Under an application process, Boston, Massachusetts, allowed groups to have their flags raised over one of the three flagpoles outside of Boston City Hall, flagpoles that it had designated as a “public forum.” Over a 12-year period, from 2005 to 2017, the city received 284 applications from private organizations asking to fly their flags, and not a single application was denied. Flags that the city had approved ranged from those of other nations to those celebrating the observance of Juneteenth.
Camp Constitution, a Christian camp, and its director Hal Shurtleff applied to have the city fly a Christian flag on one of the flagpoles outside Boston City Hall on Constitution Day in 2017. Boston denied the application because it was concerned that, by allowing the Christian flag to be raised, the city would violate the Establishment Clause, fearing that flying the Christian flag would signal that the city was endorsing a particular religion. The only reason why the request to fly this flag was denied was not because of the flag itself. Rather it was because of one word in the application – the word “Christian” that preceded the word “flag.” The city official told Mr. Shurtleff that if he changed the name of the flag to a non-religious name on the application, that application would be approved.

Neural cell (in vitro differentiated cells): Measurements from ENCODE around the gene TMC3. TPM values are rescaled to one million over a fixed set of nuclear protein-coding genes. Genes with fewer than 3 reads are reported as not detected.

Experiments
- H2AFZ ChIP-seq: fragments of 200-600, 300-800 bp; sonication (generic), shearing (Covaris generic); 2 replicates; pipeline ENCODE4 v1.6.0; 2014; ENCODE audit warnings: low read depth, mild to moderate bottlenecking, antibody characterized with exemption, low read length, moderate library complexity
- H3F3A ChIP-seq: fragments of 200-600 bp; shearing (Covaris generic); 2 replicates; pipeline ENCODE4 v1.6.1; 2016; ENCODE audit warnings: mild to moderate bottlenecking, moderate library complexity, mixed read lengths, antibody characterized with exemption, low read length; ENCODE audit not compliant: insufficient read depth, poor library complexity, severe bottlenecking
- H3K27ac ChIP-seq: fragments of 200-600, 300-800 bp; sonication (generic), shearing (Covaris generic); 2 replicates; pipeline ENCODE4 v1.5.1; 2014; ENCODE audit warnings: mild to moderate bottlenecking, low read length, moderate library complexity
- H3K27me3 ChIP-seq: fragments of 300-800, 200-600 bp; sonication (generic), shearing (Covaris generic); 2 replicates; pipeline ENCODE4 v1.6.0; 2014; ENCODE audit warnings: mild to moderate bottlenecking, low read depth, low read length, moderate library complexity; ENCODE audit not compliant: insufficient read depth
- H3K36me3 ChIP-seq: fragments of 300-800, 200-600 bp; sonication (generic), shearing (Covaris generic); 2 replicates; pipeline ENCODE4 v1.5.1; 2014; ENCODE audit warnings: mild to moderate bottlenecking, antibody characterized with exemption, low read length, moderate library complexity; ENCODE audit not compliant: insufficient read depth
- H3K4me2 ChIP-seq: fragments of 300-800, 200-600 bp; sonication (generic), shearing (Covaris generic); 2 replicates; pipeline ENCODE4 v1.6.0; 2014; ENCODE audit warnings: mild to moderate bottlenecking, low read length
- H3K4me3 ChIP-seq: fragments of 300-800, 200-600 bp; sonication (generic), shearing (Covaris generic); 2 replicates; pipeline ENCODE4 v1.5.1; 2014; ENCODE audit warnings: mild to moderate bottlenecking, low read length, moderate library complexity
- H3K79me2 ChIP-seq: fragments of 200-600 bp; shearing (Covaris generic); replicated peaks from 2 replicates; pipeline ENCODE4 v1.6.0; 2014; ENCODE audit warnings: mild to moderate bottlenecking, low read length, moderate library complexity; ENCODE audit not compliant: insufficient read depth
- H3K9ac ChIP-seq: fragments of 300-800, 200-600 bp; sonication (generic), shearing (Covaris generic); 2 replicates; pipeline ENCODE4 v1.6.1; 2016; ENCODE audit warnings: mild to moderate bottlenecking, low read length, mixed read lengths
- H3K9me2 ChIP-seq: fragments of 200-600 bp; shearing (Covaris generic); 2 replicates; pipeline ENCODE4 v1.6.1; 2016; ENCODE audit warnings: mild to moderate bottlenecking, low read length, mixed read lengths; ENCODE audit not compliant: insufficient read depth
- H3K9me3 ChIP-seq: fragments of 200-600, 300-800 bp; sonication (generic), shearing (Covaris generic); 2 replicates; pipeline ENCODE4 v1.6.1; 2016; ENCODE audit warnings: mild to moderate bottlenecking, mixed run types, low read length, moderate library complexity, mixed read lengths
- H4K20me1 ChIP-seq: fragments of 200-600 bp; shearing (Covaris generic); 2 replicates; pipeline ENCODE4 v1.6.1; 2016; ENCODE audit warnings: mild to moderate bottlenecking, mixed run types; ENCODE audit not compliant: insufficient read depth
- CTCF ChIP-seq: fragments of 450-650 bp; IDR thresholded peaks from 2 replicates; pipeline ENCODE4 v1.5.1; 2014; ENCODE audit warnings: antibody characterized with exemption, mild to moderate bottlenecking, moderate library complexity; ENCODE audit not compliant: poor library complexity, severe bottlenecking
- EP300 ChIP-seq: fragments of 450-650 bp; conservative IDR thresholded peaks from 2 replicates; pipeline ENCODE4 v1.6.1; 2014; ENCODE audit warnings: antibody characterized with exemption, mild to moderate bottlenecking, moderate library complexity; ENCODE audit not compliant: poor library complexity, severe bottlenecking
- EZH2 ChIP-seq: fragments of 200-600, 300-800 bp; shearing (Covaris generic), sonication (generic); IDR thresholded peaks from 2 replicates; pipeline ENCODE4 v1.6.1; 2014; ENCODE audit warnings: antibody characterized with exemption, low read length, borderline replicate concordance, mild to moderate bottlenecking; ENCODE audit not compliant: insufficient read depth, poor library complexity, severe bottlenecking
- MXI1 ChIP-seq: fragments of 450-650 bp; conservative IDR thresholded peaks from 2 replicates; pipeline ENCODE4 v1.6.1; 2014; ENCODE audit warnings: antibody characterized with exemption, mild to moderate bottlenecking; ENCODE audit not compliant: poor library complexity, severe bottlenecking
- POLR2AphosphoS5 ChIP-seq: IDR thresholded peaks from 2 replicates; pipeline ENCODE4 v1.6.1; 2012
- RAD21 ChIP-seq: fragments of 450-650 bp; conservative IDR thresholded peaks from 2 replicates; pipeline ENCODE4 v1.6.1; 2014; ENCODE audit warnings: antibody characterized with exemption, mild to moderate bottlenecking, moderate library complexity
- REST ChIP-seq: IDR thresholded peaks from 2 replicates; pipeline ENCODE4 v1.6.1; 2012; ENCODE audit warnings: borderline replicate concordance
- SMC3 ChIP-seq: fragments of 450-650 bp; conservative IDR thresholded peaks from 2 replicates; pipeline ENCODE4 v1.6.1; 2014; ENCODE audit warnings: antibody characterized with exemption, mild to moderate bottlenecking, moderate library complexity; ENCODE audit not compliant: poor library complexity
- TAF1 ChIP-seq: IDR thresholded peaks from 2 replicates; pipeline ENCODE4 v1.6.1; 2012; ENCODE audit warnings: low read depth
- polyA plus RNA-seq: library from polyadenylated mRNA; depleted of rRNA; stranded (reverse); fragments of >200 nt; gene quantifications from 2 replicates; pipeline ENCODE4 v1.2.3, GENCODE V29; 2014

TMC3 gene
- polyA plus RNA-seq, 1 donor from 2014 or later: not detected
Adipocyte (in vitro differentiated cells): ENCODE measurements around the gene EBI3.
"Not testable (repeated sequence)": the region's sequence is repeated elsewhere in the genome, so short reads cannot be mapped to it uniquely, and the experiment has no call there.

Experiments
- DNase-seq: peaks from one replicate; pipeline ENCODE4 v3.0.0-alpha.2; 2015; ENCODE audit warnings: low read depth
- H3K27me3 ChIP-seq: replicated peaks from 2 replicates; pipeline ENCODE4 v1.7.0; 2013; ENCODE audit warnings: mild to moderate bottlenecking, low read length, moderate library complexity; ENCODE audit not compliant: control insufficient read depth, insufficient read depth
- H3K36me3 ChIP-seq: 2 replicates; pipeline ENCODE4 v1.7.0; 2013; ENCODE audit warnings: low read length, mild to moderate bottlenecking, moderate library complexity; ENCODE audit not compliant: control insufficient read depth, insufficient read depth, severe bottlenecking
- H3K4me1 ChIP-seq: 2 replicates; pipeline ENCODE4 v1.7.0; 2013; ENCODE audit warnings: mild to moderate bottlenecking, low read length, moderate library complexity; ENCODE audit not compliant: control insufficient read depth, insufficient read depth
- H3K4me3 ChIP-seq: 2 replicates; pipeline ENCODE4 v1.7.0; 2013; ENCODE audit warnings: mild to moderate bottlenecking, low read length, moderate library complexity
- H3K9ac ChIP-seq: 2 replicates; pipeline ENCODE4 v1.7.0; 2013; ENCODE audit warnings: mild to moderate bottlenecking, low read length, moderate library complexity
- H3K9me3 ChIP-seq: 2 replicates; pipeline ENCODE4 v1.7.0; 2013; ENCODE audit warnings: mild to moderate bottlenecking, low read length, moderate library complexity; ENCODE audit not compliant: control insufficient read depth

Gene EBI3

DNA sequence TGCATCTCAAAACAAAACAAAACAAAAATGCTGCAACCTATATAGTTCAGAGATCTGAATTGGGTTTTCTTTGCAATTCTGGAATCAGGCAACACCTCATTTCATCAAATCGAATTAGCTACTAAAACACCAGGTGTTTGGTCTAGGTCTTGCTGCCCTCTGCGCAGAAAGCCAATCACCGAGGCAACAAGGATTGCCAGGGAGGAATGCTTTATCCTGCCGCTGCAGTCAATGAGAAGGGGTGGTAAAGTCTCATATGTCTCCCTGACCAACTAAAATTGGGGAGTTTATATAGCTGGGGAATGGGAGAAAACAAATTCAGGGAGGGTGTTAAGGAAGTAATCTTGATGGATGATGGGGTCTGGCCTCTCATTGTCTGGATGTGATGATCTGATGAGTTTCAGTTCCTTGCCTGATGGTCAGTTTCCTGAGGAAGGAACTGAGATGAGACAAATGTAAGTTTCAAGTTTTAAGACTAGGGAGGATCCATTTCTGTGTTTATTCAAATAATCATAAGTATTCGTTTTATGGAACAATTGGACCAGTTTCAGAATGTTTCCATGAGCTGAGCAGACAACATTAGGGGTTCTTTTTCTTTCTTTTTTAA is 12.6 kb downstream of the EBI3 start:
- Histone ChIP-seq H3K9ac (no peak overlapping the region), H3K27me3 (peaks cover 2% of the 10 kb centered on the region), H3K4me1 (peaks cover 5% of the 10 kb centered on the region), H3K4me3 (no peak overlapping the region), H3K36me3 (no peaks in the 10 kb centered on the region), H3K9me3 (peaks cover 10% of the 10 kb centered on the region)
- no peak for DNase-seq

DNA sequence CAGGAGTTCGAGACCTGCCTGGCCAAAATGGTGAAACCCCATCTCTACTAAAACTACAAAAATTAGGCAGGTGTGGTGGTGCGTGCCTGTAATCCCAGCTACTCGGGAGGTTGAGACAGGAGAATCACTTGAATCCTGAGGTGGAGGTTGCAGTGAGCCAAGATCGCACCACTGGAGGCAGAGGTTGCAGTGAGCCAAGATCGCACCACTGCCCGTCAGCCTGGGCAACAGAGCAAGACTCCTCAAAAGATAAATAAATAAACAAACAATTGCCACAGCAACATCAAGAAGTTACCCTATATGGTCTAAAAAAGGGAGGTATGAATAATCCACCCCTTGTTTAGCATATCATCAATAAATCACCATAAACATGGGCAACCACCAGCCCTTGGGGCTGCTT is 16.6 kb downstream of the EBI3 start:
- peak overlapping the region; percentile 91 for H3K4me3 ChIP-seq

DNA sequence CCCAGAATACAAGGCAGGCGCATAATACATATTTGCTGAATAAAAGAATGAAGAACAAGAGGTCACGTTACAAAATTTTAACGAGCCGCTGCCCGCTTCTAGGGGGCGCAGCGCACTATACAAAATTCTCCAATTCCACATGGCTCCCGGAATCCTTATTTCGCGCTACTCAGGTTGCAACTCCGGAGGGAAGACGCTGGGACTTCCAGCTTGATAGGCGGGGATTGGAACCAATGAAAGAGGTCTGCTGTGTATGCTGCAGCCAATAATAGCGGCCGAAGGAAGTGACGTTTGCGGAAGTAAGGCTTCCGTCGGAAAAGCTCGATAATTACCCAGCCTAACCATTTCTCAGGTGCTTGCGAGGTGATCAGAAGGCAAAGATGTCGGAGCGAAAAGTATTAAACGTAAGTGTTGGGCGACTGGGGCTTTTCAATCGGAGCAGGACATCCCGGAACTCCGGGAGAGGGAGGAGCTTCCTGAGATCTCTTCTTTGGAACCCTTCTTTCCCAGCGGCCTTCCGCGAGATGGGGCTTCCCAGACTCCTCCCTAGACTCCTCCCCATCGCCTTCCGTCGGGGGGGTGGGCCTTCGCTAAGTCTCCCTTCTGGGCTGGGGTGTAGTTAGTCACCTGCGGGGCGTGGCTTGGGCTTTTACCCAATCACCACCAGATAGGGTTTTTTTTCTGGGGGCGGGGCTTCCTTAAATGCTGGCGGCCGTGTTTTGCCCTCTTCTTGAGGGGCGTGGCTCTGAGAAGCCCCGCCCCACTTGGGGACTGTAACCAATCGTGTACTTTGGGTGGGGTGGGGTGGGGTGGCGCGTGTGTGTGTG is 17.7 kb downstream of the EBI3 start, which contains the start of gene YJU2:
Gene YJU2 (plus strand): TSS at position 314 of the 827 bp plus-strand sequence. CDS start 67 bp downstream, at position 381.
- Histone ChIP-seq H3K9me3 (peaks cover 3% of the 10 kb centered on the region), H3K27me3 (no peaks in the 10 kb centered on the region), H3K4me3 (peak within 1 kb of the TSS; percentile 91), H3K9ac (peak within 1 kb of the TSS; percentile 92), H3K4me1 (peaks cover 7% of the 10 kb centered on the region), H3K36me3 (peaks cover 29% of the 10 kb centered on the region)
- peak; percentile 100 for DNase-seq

Mr. Shurtleff then sued the city for violating his First Amendment rights. After the city prevailed in both the district court and the First Circuit Court of Appeals, Mr. Shurtleff appealed to the Supreme Court. In the meantime, the city discontinued accepting flag raising applications.
In November 2021, the Center joined an amicus brief in support of the right of Mr. Shurtleff and Camp Constitution to display the Christian flag. The brief argued that Boston’s actions violated the First Amendment and that that the Establishment Clause did not excuse Boston’s free speech and free exercise violations.
The Court heard oral argument on January 18, 2022. On May 2, 2022, in a 9-0 decision, the Court ruled that the city of Boston violated the Constitution by censoring a private flag in a public forum open to “all applicants” merely because the application referred to the flag as a “Christian flag.” The Court found that Boston’s flag-raising program did not constitute government speech, and so Boston’s refusal to let Mr. Shurtleff and Camp Constitution fly their flag violated the Free Speech Clause. The Court also found that because Boston admitted it had censored the flag because it was referred to as a “Christian” flag on the application, the censorship was viewpoint discrimination, and there is no Establishment Clause defense for that.
Justice Breyer, in writing the opinion, said: “Boston did not make the raising and flying of private groups’ flags a form of government speech. That means, in turn, that Boston’s refusal to let Shurtleff and Camp Constitution raise their flag based on its religious viewpoint ‘abridg[ed]’ their ‘freedom of speech.’” In addition, the Court wrote, “Here, Boston concedes that it denied Shurtleff ’s request solely because the Christian flag he asked to raise ‘promot[ed] a specific religion.’ Under our precedents, and in view of our government-speech holding here, that refusal discriminated based on religious viewpoint and violated the Free Speech Clause.”